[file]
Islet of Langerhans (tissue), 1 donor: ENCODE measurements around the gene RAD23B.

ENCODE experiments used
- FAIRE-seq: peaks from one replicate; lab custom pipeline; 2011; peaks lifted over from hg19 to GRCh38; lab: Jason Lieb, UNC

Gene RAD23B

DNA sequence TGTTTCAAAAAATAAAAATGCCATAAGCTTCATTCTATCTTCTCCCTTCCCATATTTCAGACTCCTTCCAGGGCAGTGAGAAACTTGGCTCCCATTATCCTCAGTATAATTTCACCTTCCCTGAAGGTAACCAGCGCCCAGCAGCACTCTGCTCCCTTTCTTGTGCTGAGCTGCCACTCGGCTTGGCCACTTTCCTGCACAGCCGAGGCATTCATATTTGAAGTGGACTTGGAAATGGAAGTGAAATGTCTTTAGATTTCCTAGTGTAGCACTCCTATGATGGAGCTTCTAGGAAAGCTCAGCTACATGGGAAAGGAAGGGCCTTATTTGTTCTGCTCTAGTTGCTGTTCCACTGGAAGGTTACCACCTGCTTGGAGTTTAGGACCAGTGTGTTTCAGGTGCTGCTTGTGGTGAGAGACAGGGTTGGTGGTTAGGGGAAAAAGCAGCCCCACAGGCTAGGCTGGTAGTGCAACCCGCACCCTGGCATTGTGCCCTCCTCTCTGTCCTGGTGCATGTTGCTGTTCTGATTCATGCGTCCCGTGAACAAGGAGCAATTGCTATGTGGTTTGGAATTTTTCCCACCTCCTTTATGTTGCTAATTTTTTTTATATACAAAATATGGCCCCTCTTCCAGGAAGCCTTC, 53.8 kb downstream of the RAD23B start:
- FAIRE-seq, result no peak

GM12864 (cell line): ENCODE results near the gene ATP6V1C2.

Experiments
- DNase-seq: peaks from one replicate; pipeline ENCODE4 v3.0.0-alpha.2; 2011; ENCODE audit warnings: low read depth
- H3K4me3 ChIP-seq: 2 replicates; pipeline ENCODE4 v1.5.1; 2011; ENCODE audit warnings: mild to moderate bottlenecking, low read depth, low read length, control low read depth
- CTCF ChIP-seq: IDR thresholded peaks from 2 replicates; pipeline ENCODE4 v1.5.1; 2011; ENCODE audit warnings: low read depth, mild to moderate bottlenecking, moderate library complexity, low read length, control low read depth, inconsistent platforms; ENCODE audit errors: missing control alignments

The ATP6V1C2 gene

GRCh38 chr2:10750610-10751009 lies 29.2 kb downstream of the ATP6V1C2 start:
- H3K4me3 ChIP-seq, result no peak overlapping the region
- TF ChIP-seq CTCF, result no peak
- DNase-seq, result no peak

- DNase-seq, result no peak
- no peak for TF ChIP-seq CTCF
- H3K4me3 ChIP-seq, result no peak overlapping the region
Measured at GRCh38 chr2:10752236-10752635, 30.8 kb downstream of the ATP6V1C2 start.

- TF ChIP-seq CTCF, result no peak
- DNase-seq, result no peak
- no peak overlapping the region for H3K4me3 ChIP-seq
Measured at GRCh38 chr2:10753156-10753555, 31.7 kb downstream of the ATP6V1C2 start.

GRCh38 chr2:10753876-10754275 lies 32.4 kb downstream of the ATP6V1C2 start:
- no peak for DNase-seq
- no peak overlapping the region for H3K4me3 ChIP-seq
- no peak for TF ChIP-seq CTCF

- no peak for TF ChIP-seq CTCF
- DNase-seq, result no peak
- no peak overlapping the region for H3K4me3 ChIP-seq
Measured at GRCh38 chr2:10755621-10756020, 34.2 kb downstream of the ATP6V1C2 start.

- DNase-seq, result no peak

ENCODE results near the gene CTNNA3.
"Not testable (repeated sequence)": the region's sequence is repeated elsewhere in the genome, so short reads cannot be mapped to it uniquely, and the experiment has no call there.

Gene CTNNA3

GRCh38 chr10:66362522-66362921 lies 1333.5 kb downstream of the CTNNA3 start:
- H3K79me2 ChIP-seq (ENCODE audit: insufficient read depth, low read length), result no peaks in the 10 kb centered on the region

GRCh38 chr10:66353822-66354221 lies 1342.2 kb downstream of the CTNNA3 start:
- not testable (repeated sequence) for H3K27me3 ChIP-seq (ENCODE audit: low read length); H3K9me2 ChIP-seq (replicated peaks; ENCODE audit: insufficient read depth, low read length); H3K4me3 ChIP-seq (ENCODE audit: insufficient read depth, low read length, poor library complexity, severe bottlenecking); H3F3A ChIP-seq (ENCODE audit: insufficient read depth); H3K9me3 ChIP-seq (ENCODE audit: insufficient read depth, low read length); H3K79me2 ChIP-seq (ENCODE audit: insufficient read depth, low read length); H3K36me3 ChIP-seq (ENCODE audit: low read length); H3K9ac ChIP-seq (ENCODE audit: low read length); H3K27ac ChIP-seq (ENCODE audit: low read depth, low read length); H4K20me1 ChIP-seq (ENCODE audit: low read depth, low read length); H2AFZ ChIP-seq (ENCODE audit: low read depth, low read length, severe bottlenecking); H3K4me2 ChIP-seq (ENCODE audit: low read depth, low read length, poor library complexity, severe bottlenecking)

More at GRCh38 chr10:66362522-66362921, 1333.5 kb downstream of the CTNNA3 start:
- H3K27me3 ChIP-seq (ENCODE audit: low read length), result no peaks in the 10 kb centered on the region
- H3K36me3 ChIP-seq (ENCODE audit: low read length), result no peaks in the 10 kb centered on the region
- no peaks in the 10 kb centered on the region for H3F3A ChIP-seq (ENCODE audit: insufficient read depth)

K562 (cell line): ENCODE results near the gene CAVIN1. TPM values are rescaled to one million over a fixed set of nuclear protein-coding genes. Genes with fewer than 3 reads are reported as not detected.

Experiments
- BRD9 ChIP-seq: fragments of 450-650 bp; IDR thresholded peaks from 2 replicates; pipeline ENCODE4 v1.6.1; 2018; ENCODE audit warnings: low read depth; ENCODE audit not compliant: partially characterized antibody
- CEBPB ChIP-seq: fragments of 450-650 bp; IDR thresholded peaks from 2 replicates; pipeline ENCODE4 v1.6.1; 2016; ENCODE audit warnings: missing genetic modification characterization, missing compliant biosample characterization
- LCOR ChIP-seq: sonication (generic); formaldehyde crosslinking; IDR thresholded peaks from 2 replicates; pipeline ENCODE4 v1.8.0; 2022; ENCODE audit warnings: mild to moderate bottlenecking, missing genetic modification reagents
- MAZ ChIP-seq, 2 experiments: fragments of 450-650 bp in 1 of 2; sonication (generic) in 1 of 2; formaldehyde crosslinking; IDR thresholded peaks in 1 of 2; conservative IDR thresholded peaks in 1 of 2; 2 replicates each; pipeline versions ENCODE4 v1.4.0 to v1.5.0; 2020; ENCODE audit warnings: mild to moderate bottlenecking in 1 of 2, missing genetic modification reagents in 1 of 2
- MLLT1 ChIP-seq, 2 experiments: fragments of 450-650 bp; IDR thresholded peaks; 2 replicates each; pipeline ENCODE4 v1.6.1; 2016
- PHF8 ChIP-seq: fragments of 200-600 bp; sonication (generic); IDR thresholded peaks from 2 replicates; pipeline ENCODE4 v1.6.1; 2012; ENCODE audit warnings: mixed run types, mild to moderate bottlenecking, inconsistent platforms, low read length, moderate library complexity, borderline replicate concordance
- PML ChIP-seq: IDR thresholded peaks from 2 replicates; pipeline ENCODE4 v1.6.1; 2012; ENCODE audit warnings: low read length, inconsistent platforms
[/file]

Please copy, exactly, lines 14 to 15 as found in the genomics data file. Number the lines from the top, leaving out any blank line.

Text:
- H3K4me3 ChIP-seq, result no peak overlapping the region
- TF ChIP-seq CTCF, result no peak